Saint
Vitalis of Gaza
Hermit
Born Gaza, Egypt
Died c. 625
Alexandria, Egypt
Venerated in Orthodox Church
Roman Catholic Church
Feast April 22 (Orthodox Church)
11 January (Catholic Church)
Patronage prostitutes, day-laborers

Saint Vitalis of Gaza (died c. 625 AD) is a hermit venerated as a saint in the Orthodox Church and the Catholic Church. He is the patron saint of prostitutes and day-laborers.

Contents

LifeEdit

A monk of Gaza, he travelled to the city of Alexandria at the age of sixty. His legend states that after obtaining the name and address of every prostitute in the city, he hired himself out as a day laborer, and took his wage to one of these women at the end of the day. He then would teach her about her dignity and value as a woman and that she did not deserve to be used by men as an object of their lust.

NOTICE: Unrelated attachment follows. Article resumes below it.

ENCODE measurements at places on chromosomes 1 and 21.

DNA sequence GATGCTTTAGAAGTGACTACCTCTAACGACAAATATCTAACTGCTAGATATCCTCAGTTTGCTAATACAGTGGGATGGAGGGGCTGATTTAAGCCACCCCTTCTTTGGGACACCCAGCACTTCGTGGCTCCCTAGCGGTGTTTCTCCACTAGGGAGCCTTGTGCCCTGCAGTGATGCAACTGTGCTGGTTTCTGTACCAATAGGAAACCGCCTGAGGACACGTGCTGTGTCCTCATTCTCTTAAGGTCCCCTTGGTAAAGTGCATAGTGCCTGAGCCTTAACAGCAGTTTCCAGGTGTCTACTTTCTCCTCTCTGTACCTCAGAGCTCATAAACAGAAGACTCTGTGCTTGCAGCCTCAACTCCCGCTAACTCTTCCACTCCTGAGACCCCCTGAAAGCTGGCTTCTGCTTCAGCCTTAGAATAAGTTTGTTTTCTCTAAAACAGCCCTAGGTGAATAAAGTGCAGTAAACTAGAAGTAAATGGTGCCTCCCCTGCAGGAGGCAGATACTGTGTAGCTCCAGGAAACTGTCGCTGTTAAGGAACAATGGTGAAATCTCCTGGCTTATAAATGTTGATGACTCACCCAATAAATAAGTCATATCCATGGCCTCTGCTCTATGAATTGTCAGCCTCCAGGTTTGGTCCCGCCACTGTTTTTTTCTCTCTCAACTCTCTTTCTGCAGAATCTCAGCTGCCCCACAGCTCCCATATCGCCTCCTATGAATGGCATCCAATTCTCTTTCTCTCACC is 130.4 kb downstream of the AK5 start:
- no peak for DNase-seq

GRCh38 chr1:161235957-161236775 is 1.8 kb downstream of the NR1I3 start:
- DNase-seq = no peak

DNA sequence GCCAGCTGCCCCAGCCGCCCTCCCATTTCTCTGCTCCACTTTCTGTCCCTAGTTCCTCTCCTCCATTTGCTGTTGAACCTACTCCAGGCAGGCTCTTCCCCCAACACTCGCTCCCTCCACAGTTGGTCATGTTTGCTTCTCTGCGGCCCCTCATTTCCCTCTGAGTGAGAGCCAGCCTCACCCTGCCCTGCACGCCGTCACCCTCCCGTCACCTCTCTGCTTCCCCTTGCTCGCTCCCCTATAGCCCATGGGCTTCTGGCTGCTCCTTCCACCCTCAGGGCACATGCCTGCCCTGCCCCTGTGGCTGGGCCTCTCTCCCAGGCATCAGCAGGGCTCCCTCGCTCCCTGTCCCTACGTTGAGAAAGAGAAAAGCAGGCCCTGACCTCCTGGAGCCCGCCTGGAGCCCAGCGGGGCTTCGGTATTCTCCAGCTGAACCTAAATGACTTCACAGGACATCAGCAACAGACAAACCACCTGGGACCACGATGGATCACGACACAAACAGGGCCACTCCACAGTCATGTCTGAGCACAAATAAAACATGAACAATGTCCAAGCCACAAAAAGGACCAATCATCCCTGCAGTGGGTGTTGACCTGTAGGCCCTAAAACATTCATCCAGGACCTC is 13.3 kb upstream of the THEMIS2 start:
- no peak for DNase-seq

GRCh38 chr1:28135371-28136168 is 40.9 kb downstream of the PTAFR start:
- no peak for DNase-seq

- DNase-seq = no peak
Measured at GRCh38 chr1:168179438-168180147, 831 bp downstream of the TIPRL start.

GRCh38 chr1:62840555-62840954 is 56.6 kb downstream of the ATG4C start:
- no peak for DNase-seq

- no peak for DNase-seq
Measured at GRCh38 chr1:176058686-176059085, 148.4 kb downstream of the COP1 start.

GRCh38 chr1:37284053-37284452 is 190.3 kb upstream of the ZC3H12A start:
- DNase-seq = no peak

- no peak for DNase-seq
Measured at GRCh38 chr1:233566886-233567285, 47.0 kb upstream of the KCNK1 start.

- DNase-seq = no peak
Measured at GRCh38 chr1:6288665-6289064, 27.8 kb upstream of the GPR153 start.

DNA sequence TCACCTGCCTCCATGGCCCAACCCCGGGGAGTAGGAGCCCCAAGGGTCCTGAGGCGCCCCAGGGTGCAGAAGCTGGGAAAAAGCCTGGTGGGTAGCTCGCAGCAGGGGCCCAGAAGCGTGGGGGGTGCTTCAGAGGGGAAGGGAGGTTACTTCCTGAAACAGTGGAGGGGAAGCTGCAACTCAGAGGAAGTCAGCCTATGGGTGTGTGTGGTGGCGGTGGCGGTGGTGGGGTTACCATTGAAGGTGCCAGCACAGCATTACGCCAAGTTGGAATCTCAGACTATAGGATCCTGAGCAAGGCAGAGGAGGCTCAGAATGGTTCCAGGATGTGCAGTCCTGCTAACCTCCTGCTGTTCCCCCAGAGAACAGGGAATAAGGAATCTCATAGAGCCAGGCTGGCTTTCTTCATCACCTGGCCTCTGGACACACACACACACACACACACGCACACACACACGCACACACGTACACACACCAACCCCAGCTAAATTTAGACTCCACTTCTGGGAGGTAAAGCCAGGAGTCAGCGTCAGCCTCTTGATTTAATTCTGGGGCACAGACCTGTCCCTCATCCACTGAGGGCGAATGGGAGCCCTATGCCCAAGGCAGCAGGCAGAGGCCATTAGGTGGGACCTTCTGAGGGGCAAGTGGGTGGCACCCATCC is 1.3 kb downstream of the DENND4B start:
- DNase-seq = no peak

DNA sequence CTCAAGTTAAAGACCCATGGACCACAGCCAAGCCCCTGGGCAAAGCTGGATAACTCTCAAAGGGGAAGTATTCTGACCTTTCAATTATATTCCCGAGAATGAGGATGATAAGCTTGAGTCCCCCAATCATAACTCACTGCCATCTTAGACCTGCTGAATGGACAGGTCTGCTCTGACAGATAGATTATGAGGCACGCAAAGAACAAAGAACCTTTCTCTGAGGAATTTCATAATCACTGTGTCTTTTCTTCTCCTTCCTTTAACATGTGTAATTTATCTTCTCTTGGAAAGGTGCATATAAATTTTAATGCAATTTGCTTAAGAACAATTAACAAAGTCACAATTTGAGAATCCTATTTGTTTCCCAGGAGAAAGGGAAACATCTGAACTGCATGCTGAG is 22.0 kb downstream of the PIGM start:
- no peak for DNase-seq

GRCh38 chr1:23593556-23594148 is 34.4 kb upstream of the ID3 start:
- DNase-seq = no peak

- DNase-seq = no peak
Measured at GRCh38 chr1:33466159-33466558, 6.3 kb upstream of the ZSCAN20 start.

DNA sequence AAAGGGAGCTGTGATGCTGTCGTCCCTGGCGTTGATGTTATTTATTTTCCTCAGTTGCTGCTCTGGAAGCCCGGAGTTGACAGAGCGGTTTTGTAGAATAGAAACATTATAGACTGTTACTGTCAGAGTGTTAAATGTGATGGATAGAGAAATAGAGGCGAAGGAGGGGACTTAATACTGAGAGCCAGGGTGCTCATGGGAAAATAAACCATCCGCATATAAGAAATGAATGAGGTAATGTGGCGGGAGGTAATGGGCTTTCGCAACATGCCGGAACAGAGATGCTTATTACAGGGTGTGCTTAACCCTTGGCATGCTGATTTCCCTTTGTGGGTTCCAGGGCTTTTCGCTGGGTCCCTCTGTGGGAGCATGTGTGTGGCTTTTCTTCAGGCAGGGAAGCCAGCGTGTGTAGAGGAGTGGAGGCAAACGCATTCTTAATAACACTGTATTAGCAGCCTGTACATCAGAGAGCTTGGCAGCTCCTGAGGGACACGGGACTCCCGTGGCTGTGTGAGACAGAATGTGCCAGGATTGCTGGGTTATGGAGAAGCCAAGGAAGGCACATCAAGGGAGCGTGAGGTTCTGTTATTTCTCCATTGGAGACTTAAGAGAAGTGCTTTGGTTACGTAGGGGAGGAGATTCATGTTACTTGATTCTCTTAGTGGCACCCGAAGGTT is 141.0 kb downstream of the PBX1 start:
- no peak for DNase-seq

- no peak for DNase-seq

This practice was condoned by the Church, and many prostitutes in the city abandoned their profession and became good wives and mothers.

Death and venerationEdit

Vitalis was killed when a man, misunderstanding the nature of the monk's visit to a brothel, struck him on the head. Vitalis managed to return to his hut where he died. Apparently during his burial, former prostitutes came out to explain his works before processing with candles and lanterns as his body was brought to the grave.[1]

In the Eastern calendar, his feast day occurs on April 22, while the Catholic Church celebrates his feast on January 11.

ReferencesEdit

  1. ^ Churchill, Leigh, The Birth of Europe, Paternoster Press, p. 180, 2001.

External linksEdit